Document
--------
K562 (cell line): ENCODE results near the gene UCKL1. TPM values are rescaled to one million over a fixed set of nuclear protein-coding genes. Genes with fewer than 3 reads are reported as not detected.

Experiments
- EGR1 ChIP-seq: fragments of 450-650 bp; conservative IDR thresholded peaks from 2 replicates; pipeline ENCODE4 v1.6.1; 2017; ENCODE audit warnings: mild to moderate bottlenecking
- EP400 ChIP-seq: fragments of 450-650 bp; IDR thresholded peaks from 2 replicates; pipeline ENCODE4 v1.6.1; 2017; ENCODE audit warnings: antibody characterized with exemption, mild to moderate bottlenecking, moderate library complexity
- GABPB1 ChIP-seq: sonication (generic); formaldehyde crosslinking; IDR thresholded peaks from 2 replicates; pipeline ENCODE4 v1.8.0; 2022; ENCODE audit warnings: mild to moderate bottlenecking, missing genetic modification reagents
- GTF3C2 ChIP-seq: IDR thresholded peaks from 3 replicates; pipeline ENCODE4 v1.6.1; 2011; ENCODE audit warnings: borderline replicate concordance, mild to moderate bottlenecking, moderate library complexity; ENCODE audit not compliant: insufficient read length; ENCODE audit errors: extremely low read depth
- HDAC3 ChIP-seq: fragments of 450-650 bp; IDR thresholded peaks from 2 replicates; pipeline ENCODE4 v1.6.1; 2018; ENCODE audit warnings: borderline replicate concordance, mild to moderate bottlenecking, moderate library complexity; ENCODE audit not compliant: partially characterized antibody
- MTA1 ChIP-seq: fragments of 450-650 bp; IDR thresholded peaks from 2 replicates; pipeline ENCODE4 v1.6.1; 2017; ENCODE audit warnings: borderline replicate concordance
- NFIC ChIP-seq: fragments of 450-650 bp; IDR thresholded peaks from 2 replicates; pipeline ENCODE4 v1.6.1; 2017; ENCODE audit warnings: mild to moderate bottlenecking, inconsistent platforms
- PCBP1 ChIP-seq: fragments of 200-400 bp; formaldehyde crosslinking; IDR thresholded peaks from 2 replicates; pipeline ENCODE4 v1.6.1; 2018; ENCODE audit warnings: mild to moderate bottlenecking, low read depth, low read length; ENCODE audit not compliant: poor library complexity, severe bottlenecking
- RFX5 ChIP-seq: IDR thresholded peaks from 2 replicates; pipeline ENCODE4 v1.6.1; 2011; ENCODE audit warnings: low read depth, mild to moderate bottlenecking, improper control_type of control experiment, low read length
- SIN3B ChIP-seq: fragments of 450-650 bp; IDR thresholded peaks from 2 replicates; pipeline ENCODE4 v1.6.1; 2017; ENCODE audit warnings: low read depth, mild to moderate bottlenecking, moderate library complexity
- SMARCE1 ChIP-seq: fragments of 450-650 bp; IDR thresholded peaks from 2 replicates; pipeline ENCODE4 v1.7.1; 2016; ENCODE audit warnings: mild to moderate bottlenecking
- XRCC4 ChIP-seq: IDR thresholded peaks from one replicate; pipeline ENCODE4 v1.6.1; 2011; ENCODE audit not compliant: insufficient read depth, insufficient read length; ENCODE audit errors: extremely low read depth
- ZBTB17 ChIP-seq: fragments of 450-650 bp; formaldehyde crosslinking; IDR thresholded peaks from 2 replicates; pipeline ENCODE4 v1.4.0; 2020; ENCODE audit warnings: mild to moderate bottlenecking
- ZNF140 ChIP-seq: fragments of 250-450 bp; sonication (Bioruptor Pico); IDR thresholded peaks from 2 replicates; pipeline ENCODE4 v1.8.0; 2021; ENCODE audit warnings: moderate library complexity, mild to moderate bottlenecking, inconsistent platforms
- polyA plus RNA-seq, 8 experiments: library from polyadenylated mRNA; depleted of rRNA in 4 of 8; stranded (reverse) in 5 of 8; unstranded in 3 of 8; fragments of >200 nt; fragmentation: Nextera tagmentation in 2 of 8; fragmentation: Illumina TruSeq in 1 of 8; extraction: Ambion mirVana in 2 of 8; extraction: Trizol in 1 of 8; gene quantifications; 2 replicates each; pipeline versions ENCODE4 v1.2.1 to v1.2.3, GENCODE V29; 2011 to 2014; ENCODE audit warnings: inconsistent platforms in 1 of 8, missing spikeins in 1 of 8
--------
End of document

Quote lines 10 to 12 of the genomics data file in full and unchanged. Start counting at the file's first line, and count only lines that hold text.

- PCBP1 ChIP-seq: fragments of 200-400 bp; formaldehyde crosslinking; IDR thresholded peaks from 2 replicates; pipeline ENCODE4 v1.6.1; 2018; ENCODE audit warnings: mild to moderate bottlenecking, low read depth, low read length; ENCODE audit not compliant: poor library complexity, severe bottlenecking
- RFX5 ChIP-seq: IDR thresholded peaks from 2 replicates; pipeline ENCODE4 v1.6.1; 2011; ENCODE audit warnings: low read depth, mild to moderate bottlenecking, improper control_type of control experiment, low read length
- SIN3B ChIP-seq: fragments of 450-650 bp; IDR thresholded peaks from 2 replicates; pipeline ENCODE4 v1.6.1; 2017; ENCODE audit warnings: low read depth, mild to moderate bottlenecking, moderate library complexity